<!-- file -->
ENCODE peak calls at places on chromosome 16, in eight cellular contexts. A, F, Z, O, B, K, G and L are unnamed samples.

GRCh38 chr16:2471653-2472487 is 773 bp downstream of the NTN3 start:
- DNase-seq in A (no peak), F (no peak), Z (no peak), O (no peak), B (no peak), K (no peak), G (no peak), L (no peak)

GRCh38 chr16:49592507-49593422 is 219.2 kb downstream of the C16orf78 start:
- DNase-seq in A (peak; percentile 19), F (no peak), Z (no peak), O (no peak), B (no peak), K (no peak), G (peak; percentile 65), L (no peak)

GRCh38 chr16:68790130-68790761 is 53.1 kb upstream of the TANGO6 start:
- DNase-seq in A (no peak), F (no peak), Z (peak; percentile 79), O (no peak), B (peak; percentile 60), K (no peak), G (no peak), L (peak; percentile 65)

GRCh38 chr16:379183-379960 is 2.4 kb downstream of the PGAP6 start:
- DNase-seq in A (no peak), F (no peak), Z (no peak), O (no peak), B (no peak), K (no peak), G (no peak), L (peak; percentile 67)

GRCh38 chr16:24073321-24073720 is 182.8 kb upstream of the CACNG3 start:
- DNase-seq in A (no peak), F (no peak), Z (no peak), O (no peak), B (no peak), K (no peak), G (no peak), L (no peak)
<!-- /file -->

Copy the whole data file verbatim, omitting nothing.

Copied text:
ENCODE peak calls at places on chromosome 16, in eight cellular contexts. A, F, Z, O, B, K, G and L are unnamed samples.

GRCh38 chr16:2471653-2472487 is 773 bp downstream of the NTN3 start:
- DNase-seq in A (no peak), F (no peak), Z (no peak), O (no peak), B (no peak), K (no peak), G (no peak), L (no peak)

GRCh38 chr16:49592507-49593422 is 219.2 kb downstream of the C16orf78 start:
- DNase-seq in A (peak; percentile 19), F (no peak), Z (no peak), O (no peak), B (no peak), K (no peak), G (peak; percentile 65), L (no peak)

GRCh38 chr16:68790130-68790761 is 53.1 kb upstream of the TANGO6 start:
- DNase-seq in A (no peak), F (no peak), Z (peak; percentile 79), O (no peak), B (peak; percentile 60), K (no peak), G (no peak), L (peak; percentile 65)

GRCh38 chr16:379183-379960 is 2.4 kb downstream of the PGAP6 start:
- DNase-seq in A (no peak), F (no peak), Z (no peak), O (no peak), B (no peak), K (no peak), G (no peak), L (peak; percentile 67)

GRCh38 chr16:24073321-24073720 is 182.8 kb upstream of the CACNG3 start:
- DNase-seq in A (no peak), F (no peak), Z (no peak), O (no peak), B (no peak), K (no peak), G (no peak), L (no peak)